May is Motorcycle Safety Awareness Month, making it the ideal time to remind vehicle drivers and motorists that safe driving and riding practices and cooperation from all road users can help reduce the number of fatalities and injuries on our roadways.
In 2020, according to the U.S. Department of Transportation’s National Highway Traffic Safety Administration (NHTSA), there were 5,579 motorcyclists killed in traffic crashes, an 11% increase from 2019 (5,044). In contrast, an estimated 82,528 motorcyclists were injured, a 2% decrease from 83,814 motorcyclists injured in 2019. Motorcyclist deaths accounted for 14% of the total highway fatalities that year.
Research shows that motorcyclists are significantly overrepresented in traffic crashes and fatalities each year. In fact, in 2020, per vehicle mile traveled, motorcyclists were about 28 times more likely than passenger vehicle occupants to die in a motor vehicle crash and were four times more likely to be injured.
In 2011 and 2020, roughly half the motorcyclists were killed in traffic crashes during the weekend versus weekday. Additionally, motorcyclist fatalities on weekdays have increased by 15% from 2,402 in 2011 to 2,765 in 2020.
Here’s what other drivers can do to keep motorcycle riders safe—
•Allow a motorcyclist a full lane width.
•Size also counts against motorcycles when it comes to blind spots. Motorcyclists can be easily hidden in a vehicle’s blind spot. Always look for motorcycles by checking your mirrors and blind spots before switching to another lane of traffic.
•Improper use of a vehicle’s rear-view and side-view mirrors contributes to collisions, particularly with smaller vehicles like motorcycles. With roughly 40% of a vehicle’s outer perimeter zones hidden by blind spots; improper adjustment, or lack of use of one’s side-view mirrors, can have dire consequences for motorcyclists.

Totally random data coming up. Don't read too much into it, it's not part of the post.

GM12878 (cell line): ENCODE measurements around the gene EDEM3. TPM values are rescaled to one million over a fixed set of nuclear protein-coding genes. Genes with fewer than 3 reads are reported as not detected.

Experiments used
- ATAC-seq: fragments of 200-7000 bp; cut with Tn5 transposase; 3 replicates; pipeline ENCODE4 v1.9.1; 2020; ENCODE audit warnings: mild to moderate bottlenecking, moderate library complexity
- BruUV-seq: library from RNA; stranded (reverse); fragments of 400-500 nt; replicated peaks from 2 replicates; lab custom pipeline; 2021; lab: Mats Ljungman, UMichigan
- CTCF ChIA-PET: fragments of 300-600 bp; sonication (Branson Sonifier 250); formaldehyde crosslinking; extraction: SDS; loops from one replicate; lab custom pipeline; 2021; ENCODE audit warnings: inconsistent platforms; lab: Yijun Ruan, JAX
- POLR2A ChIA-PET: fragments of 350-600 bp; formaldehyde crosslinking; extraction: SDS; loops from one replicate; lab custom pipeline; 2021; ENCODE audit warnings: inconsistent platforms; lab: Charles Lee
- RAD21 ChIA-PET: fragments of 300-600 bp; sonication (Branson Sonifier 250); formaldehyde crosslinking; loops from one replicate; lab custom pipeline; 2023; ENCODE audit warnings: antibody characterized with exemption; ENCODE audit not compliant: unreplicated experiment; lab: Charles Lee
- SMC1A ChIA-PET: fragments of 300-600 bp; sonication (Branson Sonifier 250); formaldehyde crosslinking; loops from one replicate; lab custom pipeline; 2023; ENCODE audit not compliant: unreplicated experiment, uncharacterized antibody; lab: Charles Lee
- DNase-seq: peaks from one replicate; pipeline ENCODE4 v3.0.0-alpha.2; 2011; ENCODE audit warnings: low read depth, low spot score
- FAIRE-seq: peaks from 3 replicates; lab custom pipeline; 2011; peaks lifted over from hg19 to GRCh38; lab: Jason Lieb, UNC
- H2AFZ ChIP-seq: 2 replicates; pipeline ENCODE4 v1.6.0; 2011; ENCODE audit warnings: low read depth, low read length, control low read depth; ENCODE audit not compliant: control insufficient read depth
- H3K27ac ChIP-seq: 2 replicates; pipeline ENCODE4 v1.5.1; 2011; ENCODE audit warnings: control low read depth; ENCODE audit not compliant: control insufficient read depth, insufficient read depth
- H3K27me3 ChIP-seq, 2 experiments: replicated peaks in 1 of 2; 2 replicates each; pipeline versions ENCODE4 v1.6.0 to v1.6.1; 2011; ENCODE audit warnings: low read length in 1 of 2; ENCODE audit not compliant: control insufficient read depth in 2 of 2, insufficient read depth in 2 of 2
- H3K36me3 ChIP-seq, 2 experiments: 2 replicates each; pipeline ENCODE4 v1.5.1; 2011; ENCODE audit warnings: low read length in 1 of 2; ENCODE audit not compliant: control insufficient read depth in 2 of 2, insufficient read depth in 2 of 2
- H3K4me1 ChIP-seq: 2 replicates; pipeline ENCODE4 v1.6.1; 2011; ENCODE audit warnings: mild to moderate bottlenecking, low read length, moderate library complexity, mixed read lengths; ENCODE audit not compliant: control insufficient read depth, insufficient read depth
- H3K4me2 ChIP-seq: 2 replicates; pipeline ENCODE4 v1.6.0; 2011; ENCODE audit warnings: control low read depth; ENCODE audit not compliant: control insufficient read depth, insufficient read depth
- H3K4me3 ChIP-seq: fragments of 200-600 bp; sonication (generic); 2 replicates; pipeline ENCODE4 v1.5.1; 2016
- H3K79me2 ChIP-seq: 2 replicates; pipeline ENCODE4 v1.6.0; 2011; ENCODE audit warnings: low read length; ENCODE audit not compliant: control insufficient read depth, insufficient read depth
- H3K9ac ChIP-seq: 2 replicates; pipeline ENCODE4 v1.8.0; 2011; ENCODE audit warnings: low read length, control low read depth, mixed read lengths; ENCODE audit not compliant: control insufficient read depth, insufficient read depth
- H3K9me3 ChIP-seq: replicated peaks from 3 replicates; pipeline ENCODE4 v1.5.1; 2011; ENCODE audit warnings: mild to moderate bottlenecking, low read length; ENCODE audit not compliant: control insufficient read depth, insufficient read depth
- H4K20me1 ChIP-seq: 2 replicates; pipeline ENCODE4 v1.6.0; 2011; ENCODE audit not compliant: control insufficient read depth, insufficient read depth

•Allow more follow distance—3 or 4 seconds —when following a motorcycle; this gives the motorcycle rider more time to maneuver or stop in an emergency. Motorcycle riders may suddenly need to change speed or adjust their lane position to avoid hazards such as potholes, gravel, wet or slippery surfaces, pavement seams, railroad crossings and grooved pavement.
Here’s what motorcyclists can do—
•Wear a DOT-compliant helmet with a “FMVSS No. 218 Certified” label and other personal protective gear. NHTSA estimates that helmets saved the lives of 1,872 motorcyclists in 2017. An additional 749 lives could have been saved if all motorcyclists had worn their helmets.
•Never ride while impaired or distracted — it is not worth the risk of killing or injuring yourself or someone else.
•Always complete rider education courses and ride with a current motorcycle license. In 2020, 36% of motorcycle riders involved in fatal crashes were riding without valid motorcycle licenses.
•Obey the speed limit. Thirty-four percent of all motorcycle riders involved in fatal crashes in 2020 were speeding, compared to 22% for passenger car drivers, 16% for light-truck drivers, and 7% for large-truck drivers. Motorcycle riders 25 to 29 years old involved in fatal crashes had the highest speeding involvement at 45%.
Now that spring has arrived, its feels fabulous to venture out and explore the Tri-City area and beyond. Let’s pledge to do that safely so that everyone—whether in a vehicle, motorcycle or other means of transportation—can make it home safely.